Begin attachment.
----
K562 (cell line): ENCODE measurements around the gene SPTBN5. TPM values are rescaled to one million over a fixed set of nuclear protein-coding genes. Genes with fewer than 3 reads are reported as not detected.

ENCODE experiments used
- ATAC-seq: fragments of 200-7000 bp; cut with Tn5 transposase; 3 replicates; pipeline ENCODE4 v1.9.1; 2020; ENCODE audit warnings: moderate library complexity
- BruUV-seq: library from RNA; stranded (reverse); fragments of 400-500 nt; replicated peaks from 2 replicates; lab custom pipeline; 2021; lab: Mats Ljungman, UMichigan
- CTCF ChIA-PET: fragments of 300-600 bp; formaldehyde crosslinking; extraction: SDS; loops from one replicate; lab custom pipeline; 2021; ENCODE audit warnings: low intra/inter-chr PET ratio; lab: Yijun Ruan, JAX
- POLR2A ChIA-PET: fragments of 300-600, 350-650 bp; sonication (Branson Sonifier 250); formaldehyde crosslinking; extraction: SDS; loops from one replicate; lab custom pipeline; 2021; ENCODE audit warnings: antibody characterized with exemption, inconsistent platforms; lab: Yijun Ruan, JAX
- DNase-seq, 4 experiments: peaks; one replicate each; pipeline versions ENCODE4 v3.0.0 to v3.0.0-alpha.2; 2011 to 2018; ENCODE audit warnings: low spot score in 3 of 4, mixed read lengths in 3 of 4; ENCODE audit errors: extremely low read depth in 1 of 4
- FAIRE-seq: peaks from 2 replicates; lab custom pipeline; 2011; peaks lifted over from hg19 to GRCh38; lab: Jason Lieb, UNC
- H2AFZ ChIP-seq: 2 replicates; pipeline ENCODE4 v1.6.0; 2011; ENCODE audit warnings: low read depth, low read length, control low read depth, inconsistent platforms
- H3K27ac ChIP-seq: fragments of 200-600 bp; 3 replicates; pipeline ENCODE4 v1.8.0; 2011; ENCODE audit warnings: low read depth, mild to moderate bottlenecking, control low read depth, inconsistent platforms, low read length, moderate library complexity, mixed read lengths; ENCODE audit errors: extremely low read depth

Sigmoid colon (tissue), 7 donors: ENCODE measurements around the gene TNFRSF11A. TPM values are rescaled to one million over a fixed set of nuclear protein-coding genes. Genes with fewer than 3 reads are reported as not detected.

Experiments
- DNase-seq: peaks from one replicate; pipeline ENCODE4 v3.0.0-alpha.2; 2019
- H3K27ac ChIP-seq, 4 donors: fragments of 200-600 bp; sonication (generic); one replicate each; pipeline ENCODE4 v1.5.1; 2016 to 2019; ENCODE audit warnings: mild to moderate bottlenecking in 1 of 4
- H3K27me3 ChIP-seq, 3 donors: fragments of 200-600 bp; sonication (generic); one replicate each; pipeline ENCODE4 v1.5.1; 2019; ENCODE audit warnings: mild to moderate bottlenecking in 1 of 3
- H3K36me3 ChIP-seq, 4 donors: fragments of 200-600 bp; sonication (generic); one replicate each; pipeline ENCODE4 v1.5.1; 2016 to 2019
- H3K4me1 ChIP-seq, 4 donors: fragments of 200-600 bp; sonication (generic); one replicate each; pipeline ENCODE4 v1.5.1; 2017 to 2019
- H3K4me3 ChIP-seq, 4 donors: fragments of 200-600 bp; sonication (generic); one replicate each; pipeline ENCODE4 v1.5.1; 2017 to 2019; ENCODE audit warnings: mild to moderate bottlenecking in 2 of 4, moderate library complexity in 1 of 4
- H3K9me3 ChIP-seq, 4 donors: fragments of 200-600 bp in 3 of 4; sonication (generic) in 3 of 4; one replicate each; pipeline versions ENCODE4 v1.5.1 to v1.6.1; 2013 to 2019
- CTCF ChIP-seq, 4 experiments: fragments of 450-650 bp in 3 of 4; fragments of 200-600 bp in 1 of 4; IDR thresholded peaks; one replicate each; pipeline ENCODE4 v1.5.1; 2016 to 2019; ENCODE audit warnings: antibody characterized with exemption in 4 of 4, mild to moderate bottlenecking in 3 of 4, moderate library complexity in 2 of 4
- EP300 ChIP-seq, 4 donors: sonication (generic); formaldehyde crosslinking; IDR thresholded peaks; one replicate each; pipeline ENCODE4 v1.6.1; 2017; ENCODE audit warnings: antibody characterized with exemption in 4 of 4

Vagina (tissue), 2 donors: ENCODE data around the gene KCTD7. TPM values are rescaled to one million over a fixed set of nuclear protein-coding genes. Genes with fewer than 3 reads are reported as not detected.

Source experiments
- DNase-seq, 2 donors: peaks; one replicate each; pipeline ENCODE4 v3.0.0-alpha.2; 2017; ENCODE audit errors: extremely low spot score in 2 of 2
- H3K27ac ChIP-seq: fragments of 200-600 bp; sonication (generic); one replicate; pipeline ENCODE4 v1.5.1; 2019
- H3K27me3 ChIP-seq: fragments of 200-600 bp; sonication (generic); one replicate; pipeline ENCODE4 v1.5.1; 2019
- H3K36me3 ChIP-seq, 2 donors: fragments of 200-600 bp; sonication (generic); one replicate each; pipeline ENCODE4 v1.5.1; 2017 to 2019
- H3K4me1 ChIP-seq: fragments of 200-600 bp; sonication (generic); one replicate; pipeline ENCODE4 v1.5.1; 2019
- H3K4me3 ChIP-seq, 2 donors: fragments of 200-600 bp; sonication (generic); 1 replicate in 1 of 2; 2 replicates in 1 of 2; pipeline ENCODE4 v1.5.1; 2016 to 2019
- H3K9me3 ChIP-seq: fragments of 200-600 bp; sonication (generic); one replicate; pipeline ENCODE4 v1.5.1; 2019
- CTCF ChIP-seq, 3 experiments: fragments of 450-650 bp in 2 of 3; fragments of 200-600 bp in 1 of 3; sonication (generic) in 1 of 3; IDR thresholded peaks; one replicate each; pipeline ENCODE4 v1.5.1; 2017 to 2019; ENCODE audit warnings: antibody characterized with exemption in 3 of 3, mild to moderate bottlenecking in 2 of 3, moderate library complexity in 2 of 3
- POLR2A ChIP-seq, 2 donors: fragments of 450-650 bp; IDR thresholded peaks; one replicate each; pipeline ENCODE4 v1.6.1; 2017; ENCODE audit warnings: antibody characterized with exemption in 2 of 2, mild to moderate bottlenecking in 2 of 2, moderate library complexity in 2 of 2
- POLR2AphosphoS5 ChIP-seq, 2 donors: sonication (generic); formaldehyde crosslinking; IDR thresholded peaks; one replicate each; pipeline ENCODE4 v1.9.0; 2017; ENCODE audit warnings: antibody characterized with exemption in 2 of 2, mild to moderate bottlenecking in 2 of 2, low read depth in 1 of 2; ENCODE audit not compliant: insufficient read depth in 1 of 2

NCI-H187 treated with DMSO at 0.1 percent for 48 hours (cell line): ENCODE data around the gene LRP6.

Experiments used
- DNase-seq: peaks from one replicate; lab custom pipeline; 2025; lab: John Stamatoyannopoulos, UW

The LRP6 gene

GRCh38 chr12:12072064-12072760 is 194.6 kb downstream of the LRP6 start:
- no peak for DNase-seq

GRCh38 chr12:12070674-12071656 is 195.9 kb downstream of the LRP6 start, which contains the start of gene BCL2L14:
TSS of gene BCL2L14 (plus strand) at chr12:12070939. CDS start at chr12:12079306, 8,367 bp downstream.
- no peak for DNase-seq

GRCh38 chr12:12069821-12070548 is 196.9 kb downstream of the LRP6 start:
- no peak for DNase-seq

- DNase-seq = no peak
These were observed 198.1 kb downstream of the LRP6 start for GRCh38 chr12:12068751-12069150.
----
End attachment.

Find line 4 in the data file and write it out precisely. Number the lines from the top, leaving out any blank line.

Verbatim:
- BruUV-seq: library from RNA; stranded (reverse); fragments of 400-500 nt; replicated peaks from 2 replicates; lab custom pipeline; 2021; lab: Mats Ljungman, UMichigan